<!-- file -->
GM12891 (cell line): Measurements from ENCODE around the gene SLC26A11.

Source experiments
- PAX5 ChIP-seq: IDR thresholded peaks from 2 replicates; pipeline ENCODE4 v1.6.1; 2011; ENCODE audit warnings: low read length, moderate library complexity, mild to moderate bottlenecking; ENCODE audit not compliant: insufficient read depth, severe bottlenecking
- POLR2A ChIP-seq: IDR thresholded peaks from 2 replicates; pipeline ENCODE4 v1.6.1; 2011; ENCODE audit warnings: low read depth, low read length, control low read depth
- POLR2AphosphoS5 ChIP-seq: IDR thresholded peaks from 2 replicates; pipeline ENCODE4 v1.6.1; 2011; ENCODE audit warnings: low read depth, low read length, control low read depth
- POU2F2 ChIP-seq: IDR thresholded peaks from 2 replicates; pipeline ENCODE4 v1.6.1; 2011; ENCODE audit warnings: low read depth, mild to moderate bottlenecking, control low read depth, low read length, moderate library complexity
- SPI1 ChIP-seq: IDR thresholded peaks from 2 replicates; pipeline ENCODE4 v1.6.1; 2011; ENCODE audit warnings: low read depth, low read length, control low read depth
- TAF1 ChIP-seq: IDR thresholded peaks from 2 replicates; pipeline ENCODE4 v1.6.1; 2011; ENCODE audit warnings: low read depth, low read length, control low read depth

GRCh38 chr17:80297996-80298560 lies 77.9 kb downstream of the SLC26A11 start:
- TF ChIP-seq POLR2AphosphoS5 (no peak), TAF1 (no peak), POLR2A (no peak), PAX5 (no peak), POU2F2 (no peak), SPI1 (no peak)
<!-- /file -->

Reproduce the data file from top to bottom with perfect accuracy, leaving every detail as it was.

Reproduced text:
GM12891 (cell line): Measurements from ENCODE around the gene SLC26A11.

Source experiments
- PAX5 ChIP-seq: IDR thresholded peaks from 2 replicates; pipeline ENCODE4 v1.6.1; 2011; ENCODE audit warnings: low read length, moderate library complexity, mild to moderate bottlenecking; ENCODE audit not compliant: insufficient read depth, severe bottlenecking
- POLR2A ChIP-seq: IDR thresholded peaks from 2 replicates; pipeline ENCODE4 v1.6.1; 2011; ENCODE audit warnings: low read depth, low read length, control low read depth
- POLR2AphosphoS5 ChIP-seq: IDR thresholded peaks from 2 replicates; pipeline ENCODE4 v1.6.1; 2011; ENCODE audit warnings: low read depth, low read length, control low read depth
- POU2F2 ChIP-seq: IDR thresholded peaks from 2 replicates; pipeline ENCODE4 v1.6.1; 2011; ENCODE audit warnings: low read depth, mild to moderate bottlenecking, control low read depth, low read length, moderate library complexity
- SPI1 ChIP-seq: IDR thresholded peaks from 2 replicates; pipeline ENCODE4 v1.6.1; 2011; ENCODE audit warnings: low read depth, low read length, control low read depth
- TAF1 ChIP-seq: IDR thresholded peaks from 2 replicates; pipeline ENCODE4 v1.6.1; 2011; ENCODE audit warnings: low read depth, low read length, control low read depth

GRCh38 chr17:80297996-80298560 lies 77.9 kb downstream of the SLC26A11 start:
- TF ChIP-seq POLR2AphosphoS5 (no peak), TAF1 (no peak), POLR2A (no peak), PAX5 (no peak), POU2F2 (no peak), SPI1 (no peak)